Section 965 Transition Tax – Enforcement & Audits Begin Next Month

By now most of my readers will have some familiarity with  Internal Revenue Code Section 965, and the “deemed repatriation” or “transition tax” introduced by the Tax Cuts and Jobs Act (“TCJA”) in 2017.  My earlier blog post provided significant detail about this new tax law provision which is intended to move the US international tax regime into a “territorial system”.  In making the transition, US shareholders of certain foreign corporations, referred to as “deferred foreign income corporations” (DFICs) must pay a one-time “deemed repatriation tax” on the past earnings that have been accumulating over the years in the foreign corporation.  Prior to enactment of the repatriation tax it was possible for foreign companies owned by US persons to defer tax on certain earnings made and held overseas; they would be taxed on such income only upon repatriation of the monies to the United States. New laws, new rules!

Background

A US person (e.g., a US citizen, green card holder; any US entity) that owns (or is “considered as owning” under certain constructive ownership rules) 10% or more of the DFIC (by vote or value) is the party who must pay the transition tax. This “US shareholder” must pay the tax on the shareholder’s pro rata share of certain retained earnings and profits (E&P) of the foreign corporation.  Generally, the tax applies to the corporation’s accumulated E&P (as computed using US tax rules) that have accumulated since 1986. Specifically, the E&P measurement date is the greater of the E&P balance as of November 2, 2017 or, as of December 31, 2017 unless an alternative date is elected. Under the repatriation tax regime, cash holdings in the foreign corporation are taxed at 15.5% and non-cash or non-liquid assets are taxed at 8%.

Enforcement Is Now a Priority for the IRS

The Internal Revenue Service (IRS) has announced that it will begin enforcing Section 965’s repatriation tax in October 2020. October – that is right around the corner. This follows earlier announcements by the IRS Large Business and International (LB&I) Division which announced on July 6, 2020, that a new campaign will examine individuals’ compliance with the transition tax.

Douglas O’Donnell, commissioner of the LB&I Division, explained during an American Bar Association webinar that there will be two treatment streams to approach compliance with the transition tax rules: “One, we are going to send letters to several thousand individuals where we’ve observed the potential for noncompliance and suggest that they take another look and perhaps file an amended return. There’s another group of several hundred where we’re going to actually put them into the audit pipeline because we think that the risk there requires an enforcement intervention.”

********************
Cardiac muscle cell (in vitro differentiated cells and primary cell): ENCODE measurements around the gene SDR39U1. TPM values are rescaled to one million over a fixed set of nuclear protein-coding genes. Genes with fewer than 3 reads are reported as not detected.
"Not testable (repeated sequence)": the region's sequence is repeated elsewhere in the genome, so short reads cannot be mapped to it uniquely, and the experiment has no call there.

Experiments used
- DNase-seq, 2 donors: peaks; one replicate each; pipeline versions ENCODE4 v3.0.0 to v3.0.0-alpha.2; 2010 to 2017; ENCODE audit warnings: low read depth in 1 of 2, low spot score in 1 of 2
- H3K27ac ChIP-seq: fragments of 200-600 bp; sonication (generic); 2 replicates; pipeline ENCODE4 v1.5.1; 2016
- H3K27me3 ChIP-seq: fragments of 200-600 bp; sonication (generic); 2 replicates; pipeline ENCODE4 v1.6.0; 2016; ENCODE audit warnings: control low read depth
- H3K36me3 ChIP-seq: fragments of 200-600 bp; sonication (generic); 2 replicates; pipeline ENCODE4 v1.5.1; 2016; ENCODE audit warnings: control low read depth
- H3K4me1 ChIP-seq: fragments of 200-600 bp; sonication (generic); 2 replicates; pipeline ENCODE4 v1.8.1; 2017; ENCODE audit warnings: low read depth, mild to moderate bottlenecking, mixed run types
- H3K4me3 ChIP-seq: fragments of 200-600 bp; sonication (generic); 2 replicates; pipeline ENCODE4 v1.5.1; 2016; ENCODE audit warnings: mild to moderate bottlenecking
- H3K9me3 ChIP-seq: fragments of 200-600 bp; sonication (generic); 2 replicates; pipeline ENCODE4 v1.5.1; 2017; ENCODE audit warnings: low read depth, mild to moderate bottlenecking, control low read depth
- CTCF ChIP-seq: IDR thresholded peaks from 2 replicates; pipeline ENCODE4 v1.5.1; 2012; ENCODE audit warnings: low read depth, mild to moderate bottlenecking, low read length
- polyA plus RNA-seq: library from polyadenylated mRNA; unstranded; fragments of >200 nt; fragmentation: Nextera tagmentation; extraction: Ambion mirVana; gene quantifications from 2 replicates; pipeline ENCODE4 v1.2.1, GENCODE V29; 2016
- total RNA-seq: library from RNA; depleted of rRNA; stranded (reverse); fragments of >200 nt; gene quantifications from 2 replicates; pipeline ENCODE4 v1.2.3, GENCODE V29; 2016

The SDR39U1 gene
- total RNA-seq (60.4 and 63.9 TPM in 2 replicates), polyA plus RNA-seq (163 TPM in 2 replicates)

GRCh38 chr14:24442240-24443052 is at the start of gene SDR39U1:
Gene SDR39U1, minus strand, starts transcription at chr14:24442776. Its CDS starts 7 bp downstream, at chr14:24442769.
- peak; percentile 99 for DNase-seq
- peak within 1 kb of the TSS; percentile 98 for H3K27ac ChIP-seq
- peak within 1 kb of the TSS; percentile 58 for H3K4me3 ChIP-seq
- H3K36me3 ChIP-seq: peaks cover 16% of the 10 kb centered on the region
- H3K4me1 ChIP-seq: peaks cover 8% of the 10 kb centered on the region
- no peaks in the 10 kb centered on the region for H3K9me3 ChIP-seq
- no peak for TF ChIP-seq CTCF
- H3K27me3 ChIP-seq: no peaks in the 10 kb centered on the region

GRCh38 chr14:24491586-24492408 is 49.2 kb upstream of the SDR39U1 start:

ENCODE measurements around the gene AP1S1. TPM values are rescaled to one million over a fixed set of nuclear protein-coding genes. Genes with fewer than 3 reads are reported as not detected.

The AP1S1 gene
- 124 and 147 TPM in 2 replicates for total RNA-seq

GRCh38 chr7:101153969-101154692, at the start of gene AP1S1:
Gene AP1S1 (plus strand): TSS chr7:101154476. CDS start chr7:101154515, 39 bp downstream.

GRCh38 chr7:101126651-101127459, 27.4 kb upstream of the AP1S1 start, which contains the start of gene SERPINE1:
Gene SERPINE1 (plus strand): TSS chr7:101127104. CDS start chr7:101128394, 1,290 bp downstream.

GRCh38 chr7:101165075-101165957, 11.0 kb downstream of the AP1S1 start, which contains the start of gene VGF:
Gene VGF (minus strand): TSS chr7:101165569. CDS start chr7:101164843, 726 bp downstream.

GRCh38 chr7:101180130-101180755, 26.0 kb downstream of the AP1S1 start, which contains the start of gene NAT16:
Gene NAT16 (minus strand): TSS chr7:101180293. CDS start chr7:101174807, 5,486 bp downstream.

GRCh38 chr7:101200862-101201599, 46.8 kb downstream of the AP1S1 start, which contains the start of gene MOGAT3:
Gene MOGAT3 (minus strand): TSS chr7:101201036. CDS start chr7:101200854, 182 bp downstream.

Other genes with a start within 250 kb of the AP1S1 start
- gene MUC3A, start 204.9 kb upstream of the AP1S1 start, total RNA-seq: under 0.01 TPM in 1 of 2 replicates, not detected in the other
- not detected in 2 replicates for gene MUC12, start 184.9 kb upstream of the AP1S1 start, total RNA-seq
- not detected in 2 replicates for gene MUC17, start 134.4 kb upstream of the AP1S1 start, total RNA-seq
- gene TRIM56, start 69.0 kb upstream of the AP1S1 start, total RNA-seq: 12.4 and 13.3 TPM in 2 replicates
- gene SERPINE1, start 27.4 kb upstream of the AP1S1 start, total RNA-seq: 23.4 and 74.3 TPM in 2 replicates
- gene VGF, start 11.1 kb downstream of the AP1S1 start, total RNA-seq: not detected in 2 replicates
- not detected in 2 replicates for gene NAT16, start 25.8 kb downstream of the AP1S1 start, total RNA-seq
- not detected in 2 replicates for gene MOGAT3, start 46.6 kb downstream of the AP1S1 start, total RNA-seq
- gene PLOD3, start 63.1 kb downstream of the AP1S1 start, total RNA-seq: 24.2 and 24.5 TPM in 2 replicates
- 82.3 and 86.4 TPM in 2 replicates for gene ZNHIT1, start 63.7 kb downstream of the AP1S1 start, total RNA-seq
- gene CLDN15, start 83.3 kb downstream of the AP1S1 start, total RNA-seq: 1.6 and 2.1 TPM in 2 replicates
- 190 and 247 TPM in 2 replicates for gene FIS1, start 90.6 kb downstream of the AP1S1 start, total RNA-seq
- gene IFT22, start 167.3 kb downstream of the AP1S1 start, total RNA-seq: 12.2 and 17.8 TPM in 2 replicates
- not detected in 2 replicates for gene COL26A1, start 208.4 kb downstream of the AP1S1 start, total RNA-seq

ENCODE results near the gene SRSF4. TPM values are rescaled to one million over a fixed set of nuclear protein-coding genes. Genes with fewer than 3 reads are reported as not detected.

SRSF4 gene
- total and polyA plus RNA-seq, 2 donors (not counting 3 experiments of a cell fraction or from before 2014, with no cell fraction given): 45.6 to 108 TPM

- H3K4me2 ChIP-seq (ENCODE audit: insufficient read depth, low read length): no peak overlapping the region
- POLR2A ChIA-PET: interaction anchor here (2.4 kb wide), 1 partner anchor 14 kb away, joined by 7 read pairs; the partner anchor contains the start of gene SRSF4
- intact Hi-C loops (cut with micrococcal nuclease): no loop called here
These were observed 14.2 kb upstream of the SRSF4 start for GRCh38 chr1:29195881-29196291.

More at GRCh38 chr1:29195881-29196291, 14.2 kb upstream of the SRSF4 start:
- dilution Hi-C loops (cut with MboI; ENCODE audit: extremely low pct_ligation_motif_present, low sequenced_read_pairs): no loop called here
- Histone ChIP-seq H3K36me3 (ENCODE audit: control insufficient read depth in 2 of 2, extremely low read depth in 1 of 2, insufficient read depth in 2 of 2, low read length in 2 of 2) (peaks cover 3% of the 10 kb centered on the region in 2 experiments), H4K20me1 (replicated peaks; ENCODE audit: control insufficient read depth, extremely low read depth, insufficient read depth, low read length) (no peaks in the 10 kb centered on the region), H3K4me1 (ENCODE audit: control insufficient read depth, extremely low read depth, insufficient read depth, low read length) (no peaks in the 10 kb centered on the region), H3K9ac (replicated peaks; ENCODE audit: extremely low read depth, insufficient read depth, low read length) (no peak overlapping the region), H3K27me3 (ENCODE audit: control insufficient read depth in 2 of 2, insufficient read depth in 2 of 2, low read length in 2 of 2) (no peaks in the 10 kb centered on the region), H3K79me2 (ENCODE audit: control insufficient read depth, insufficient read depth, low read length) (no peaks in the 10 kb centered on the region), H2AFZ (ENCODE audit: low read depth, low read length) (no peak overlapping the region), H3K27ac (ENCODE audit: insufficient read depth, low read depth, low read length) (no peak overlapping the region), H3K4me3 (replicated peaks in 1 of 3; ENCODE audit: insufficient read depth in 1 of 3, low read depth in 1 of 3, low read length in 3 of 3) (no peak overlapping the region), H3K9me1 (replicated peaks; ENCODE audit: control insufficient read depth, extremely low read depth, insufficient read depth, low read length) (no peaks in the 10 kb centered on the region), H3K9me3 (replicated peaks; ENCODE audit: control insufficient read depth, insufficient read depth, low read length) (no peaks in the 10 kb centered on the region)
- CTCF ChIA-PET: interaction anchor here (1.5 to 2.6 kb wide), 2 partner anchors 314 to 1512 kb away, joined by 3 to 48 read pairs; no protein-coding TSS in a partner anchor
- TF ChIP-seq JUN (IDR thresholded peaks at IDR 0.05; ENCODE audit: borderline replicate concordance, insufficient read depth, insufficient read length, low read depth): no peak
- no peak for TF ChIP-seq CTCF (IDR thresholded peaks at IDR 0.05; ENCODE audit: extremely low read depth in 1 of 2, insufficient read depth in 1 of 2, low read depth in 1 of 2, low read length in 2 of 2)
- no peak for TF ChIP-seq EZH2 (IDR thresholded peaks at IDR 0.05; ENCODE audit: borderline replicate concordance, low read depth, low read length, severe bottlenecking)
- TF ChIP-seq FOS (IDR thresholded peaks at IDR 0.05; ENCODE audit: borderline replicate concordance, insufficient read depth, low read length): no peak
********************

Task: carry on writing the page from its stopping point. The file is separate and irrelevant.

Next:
Taxpayers in the first group will receive “soft” letters suggesting they review their tax returns and consider whether they need to file amendments.  The agency believes this group of taxpayers may have misunderstood reporting requirements or that they did not obtain all of the information needed to properly determine their tax liabilities.  Taxpayers in the second group will not be treated so gently. They are directly in the audit “pipeline”.

Section 965 calculations are important for both groups of taxpayers.  Not only do the calculations determine the shareholder’s tax liability for the “transition year”, the determinations made under section 965 will have longer term effects. They will impact the corporation’s later treatment of distributions, for example, in determining previously taxed E&P and in claiming foreign tax credits.

Be Proactive

It is expected that LB&I will focus on certain key issues with a taxpayer’s calculation of Section 965 liability. These issues include the calculation of the corporation’s historic earnings and profits; its classification of the company’s assets as cash or non-cash; and the methodology employed to determine taxpayer’s foreign tax credits.

As mentioned, LB&I has already started the campaign process.  Soft letters and examinations will begin next month.  I suggest taxpayers review their transition tax determinations under section 965 and consider  proactive compliance measures in advance. Contact me if you need help.  We work with experts in this area and are happy to assist.

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